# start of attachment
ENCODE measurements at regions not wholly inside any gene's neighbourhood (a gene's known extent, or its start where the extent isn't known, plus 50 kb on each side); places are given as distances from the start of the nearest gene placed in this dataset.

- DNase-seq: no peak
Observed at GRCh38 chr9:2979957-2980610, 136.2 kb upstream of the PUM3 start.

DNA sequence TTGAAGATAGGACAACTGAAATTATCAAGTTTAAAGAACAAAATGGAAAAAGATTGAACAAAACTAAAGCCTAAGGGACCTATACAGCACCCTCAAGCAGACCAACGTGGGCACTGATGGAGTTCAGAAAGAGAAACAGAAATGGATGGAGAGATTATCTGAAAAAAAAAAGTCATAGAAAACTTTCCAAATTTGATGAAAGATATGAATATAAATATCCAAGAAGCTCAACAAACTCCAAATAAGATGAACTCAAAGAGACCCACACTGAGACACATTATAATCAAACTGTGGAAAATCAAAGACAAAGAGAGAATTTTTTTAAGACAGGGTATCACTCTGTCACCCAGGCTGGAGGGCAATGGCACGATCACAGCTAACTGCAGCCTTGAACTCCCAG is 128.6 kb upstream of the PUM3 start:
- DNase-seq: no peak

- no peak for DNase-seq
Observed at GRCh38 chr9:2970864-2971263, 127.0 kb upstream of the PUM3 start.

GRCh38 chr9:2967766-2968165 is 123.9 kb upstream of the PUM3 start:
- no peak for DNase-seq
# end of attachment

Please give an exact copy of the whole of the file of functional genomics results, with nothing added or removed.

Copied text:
ENCODE measurements at regions not wholly inside any gene's neighbourhood (a gene's known extent, or its start where the extent isn't known, plus 50 kb on each side); places are given as distances from the start of the nearest gene placed in this dataset.

- DNase-seq: no peak
Observed at GRCh38 chr9:2979957-2980610, 136.2 kb upstream of the PUM3 start.

DNA sequence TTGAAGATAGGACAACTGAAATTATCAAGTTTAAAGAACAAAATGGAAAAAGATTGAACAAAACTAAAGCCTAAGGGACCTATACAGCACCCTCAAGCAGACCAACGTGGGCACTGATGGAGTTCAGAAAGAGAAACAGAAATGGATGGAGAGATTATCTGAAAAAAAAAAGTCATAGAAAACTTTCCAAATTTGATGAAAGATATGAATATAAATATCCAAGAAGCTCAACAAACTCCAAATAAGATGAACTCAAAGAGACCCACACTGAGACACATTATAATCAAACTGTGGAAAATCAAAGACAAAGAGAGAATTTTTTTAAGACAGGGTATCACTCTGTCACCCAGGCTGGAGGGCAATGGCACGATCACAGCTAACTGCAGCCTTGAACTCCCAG is 128.6 kb upstream of the PUM3 start:
- DNase-seq: no peak

- no peak for DNase-seq
Observed at GRCh38 chr9:2970864-2971263, 127.0 kb upstream of the PUM3 start.

GRCh38 chr9:2967766-2968165 is 123.9 kb upstream of the PUM3 start:
- no peak for DNase-seq